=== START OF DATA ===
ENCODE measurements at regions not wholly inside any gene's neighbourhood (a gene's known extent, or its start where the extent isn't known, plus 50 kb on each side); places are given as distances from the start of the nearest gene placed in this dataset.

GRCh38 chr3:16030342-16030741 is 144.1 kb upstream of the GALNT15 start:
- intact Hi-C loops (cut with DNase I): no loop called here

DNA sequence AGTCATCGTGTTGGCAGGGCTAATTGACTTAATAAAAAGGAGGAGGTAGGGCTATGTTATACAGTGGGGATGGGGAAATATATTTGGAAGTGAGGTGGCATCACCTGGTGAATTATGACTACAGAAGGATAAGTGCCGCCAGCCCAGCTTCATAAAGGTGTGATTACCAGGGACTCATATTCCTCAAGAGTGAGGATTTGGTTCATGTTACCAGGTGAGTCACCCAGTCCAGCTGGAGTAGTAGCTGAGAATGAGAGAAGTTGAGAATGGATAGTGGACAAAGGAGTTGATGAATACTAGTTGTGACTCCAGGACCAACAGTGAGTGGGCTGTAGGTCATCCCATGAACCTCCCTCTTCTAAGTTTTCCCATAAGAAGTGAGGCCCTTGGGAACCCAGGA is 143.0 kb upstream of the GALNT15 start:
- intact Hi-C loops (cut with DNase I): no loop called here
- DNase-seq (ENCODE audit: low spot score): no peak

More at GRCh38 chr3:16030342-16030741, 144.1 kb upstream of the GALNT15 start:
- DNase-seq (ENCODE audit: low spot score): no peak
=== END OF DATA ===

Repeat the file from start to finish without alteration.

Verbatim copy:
ENCODE measurements at regions not wholly inside any gene's neighbourhood (a gene's known extent, or its start where the extent isn't known, plus 50 kb on each side); places are given as distances from the start of the nearest gene placed in this dataset.

GRCh38 chr3:16030342-16030741 is 144.1 kb upstream of the GALNT15 start:
- intact Hi-C loops (cut with DNase I): no loop called here

DNA sequence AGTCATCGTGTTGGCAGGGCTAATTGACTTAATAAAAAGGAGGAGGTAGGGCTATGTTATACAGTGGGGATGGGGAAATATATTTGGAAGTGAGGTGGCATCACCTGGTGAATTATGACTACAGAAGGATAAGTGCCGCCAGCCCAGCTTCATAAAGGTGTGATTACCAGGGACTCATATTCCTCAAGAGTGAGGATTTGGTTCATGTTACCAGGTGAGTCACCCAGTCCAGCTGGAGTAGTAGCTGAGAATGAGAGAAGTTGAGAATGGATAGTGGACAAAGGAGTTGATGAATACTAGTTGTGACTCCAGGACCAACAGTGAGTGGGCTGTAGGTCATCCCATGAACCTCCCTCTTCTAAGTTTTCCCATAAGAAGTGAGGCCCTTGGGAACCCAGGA is 143.0 kb upstream of the GALNT15 start:
- intact Hi-C loops (cut with DNase I): no loop called here
- DNase-seq (ENCODE audit: low spot score): no peak

More at GRCh38 chr3:16030342-16030741, 144.1 kb upstream of the GALNT15 start:
- DNase-seq (ENCODE audit: low spot score): no peak